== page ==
A rabbit won’t be a very finicky eater but that doesn’t mean you can just feed it anything. Stay well away from packaged foods that are heavily processed as these are very bad for a rabbit’s health. These items should be considered more as treats than a mainstay of a rabbit’s diet. In general, pet rabbits will also enjoy the occasional fresh vegetables and fruits, so you should supplement their diet with these things when possible.

Also, keep an eye on a rabbit’s droppings because this will help you to determine its overall health. If it is experiencing stomach problems then you will certainly see it by the size, shape, and color of the droppings. All in all, trust your instincts when it comes to rabbit care. Your rabbit will tell you in its own way when it is happy and healthy so if you see any signs of trouble make sure to act immediately.

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Pet Training: How To Train Your Rabbit

Have you ever thought about training your rabbit? I promise it can be done! Read further to learn how.

Owners must accept that rabbits will instinctively exhibit behaviors that you may not like but are second nature for your rabbit such as chewing furniture, digging up the carpet and marking the floor. This behavior is rare but does occur.

If your rabbit is chewing furniture consider purchasing a special spray to deter them from chewing. These are sold at all pet stores and shops such as Wal-Mart and Target. Also, be sure to provide your bunny with plenty of chew toys that you can purchase at the pet store. I like to cover the areas they like to dig with a bath mat or another large object to cover the area.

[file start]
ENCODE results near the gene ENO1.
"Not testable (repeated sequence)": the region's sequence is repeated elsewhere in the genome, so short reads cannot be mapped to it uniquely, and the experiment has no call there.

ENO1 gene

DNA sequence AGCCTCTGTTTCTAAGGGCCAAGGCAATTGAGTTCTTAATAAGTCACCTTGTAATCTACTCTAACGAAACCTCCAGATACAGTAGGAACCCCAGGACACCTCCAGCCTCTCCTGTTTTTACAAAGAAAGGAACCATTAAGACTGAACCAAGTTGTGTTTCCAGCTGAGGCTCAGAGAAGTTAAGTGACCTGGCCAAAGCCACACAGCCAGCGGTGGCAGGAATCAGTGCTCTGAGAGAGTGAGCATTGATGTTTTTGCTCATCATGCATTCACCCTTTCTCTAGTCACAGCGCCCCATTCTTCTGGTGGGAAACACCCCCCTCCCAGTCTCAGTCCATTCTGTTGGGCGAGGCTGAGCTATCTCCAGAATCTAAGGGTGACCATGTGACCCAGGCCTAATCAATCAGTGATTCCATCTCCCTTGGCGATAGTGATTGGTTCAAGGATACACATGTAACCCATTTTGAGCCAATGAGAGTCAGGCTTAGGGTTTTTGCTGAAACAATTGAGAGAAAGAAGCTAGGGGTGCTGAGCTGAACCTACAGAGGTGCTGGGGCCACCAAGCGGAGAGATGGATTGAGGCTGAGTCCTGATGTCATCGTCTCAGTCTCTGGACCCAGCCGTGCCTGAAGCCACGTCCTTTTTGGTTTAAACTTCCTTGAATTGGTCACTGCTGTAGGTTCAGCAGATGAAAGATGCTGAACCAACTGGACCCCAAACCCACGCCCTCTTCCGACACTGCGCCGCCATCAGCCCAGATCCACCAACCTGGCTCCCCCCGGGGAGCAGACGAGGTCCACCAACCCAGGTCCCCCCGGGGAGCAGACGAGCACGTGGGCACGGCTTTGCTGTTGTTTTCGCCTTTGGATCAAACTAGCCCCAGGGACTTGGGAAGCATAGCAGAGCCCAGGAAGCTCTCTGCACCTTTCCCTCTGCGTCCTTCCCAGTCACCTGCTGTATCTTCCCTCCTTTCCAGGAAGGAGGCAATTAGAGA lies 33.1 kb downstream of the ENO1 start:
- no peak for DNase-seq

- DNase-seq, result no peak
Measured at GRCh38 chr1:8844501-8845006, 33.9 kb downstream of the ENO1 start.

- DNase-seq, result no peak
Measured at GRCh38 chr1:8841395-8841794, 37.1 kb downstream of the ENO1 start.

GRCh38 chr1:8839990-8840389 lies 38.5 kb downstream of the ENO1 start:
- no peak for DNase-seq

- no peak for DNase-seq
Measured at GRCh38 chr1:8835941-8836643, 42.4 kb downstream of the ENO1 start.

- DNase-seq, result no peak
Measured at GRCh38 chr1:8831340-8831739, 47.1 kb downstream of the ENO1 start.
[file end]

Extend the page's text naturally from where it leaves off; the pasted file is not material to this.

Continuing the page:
Rabbits have the urge to mark their territory with urine and certain fecal pellets. If you spay/neuter your pet this will eliminate this desire and will prevent the risk of ovarian cancer and unwanted pregnancy. To train your rabbit to use a litter box, make sure you pick one that is the right size for the bunny.

A tiny bunny will not want to use a gigantic litter box and a large rabbit will not enjoy using a litter box designed for a small bunny. Place the litter box in a corner in a private place that is quiet and will be relaxing for the bunny to use. It helps to put several poops in the litter box so they know that it is the designated area for them to relieve themselves

Rabbits respond extremely well to rewards so giving them treats for a job well done is the best thing you can do to train your rabbit. They do not respond when they are yelled at or hit and do not understand why they are being punished. Reward your bunny every time they do something great by giving them a treat. Immediately give them a treat as soon as they do the good behavior.

Being consistent when your rabbit does something good is key to great pet training. Make sure that your bunny knows why they are getting a treat. Make sure you use treats that your bunny loves because they will do anything possible to get that treat. My bunny’s favorite treats are pretzel treats designed especially for bunnies and lettuce.

It takes time to train your rabbit and the best thing you can do is to devote at least thirty minutes a day of quality time to training. If you consistently train them each day you will see the results. Your bunny will respond more to you, you and your bunny will be closer and you will see quicker results.

Once your rabbit has a skill down correctly begin to give the rabbit treats less frequently. In time, you will want to reward the rabbit with petting and toys and not food.